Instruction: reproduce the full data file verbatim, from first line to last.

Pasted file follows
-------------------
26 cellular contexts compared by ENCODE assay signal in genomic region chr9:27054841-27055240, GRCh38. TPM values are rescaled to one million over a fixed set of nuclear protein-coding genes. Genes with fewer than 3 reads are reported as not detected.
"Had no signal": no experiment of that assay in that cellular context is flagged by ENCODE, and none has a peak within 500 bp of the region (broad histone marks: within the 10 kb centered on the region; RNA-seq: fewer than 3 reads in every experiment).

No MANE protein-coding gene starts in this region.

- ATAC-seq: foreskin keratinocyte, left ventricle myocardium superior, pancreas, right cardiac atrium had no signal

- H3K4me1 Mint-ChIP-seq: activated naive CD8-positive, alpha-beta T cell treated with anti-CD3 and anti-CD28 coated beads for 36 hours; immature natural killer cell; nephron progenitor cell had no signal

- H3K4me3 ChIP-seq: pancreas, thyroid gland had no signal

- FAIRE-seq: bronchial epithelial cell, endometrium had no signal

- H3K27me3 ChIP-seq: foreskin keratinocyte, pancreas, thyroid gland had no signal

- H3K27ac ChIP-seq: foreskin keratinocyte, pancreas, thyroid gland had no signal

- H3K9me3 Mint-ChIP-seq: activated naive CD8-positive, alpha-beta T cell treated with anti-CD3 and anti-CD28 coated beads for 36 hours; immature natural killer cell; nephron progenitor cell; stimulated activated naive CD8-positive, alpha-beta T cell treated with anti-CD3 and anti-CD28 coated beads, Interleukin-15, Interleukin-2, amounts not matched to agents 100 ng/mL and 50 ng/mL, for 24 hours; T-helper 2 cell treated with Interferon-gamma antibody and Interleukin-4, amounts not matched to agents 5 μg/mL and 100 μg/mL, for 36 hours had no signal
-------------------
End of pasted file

26 cellular contexts compared by ENCODE assay signal in genomic region chr9:27054841-27055240, GRCh38. TPM values are rescaled to one million over a fixed set of nuclear protein-coding genes. Genes with fewer than 3 reads are reported as not detected.
"Had no signal": no experiment of that assay in that cellular context is flagged by ENCODE, and none has a peak within 500 bp of the region (broad histone marks: within the 10 kb centered on the region; RNA-seq: fewer than 3 reads in every experiment).

No MANE protein-coding gene starts in this region.

- ATAC-seq: foreskin keratinocyte, left ventricle myocardium superior, pancreas, right cardiac atrium had no signal

- H3K4me1 Mint-ChIP-seq: activated naive CD8-positive, alpha-beta T cell treated with anti-CD3 and anti-CD28 coated beads for 36 hours; immature natural killer cell; nephron progenitor cell had no signal

- H3K4me3 ChIP-seq: pancreas, thyroid gland had no signal

- FAIRE-seq: bronchial epithelial cell, endometrium had no signal

- H3K27me3 ChIP-seq: foreskin keratinocyte, pancreas, thyroid gland had no signal

- H3K27ac ChIP-seq: foreskin keratinocyte, pancreas, thyroid gland had no signal

- H3K9me3 Mint-ChIP-seq: activated naive CD8-positive, alpha-beta T cell treated with anti-CD3 and anti-CD28 coated beads for 36 hours; immature natural killer cell; nephron progenitor cell; stimulated activated naive CD8-positive, alpha-beta T cell treated with anti-CD3 and anti-CD28 coated beads, Interleukin-15, Interleukin-2, amounts not matched to agents 100 ng/mL and 50 ng/mL, for 24 hours; T-helper 2 cell treated with Interferon-gamma antibody and Interleukin-4, amounts not matched to agents 5 μg/mL and 100 μg/mL, for 36 hours had no signal